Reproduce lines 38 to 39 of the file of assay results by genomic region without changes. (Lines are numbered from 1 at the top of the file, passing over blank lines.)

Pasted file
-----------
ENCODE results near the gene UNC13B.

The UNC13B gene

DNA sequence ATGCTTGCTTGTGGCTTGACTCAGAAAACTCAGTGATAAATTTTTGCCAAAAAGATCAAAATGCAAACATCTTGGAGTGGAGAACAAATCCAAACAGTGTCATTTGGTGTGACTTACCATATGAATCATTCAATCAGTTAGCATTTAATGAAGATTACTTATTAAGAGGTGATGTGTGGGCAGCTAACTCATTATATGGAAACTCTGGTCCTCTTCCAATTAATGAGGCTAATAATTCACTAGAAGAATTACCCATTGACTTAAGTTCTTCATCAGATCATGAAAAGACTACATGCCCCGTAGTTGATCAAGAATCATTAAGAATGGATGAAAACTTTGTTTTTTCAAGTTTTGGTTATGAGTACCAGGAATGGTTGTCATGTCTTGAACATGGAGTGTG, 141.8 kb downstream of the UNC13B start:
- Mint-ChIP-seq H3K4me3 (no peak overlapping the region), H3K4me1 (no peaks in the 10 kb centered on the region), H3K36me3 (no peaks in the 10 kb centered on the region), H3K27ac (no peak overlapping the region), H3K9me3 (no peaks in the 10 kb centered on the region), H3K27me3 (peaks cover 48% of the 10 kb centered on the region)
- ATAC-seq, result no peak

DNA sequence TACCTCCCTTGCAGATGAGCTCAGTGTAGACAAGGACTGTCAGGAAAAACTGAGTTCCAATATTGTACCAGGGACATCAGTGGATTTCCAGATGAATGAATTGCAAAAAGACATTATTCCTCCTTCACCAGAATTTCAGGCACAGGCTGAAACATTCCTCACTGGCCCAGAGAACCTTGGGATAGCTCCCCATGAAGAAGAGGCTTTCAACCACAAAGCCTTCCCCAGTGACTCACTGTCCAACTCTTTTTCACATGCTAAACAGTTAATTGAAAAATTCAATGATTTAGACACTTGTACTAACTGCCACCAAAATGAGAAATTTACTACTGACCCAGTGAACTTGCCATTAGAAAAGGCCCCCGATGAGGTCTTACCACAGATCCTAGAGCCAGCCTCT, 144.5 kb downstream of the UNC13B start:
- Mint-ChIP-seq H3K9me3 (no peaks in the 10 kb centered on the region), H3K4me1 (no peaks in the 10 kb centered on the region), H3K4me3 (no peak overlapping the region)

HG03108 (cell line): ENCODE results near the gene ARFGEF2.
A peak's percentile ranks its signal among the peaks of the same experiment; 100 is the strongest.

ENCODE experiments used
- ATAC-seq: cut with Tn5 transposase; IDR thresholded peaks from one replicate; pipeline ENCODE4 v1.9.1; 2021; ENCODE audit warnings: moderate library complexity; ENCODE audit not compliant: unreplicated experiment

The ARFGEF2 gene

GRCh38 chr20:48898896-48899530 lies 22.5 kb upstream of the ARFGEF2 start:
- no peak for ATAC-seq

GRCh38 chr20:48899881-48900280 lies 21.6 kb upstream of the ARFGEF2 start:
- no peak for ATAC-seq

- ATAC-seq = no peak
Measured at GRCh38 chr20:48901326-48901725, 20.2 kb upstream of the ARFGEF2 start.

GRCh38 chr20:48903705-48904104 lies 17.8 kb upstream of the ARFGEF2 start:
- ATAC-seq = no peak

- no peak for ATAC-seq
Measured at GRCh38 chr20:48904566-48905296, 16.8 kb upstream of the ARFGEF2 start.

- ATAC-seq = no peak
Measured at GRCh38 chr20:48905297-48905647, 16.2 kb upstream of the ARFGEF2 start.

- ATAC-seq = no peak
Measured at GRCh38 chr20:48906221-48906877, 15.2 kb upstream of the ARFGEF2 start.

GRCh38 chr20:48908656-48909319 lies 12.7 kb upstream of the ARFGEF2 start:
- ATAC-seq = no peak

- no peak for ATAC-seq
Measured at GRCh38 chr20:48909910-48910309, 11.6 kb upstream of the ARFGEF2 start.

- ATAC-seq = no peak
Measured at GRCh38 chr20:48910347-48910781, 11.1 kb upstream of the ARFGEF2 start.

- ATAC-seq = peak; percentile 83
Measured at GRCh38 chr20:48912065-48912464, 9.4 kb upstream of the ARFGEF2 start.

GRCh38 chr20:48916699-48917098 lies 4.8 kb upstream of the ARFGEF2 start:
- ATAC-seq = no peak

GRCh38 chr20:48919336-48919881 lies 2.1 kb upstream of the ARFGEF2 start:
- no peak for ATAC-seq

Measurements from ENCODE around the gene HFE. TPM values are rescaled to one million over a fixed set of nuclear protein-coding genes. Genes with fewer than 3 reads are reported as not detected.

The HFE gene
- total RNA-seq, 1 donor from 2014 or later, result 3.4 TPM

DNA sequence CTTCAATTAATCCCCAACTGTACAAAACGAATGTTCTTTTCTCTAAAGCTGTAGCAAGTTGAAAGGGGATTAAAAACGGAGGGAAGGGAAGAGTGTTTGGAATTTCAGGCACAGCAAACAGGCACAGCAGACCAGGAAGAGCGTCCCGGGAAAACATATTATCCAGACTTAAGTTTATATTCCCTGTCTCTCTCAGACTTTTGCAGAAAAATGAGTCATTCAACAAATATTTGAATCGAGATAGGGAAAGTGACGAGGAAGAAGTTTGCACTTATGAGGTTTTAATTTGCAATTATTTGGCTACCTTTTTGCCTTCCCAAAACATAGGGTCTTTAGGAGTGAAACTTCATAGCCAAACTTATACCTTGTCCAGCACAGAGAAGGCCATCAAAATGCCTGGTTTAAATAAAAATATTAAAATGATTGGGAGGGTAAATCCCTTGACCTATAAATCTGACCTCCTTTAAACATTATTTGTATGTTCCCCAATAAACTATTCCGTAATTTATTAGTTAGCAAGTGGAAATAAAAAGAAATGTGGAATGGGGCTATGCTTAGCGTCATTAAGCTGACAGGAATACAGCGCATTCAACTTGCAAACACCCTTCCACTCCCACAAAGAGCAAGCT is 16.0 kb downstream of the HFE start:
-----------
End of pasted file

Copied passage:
- no peak for ATAC-seq

Measurements from ENCODE around the gene HFE. TPM values are rescaled to one million over a fixed set of nuclear protein-coding genes. Genes with fewer than 3 reads are reported as not detected.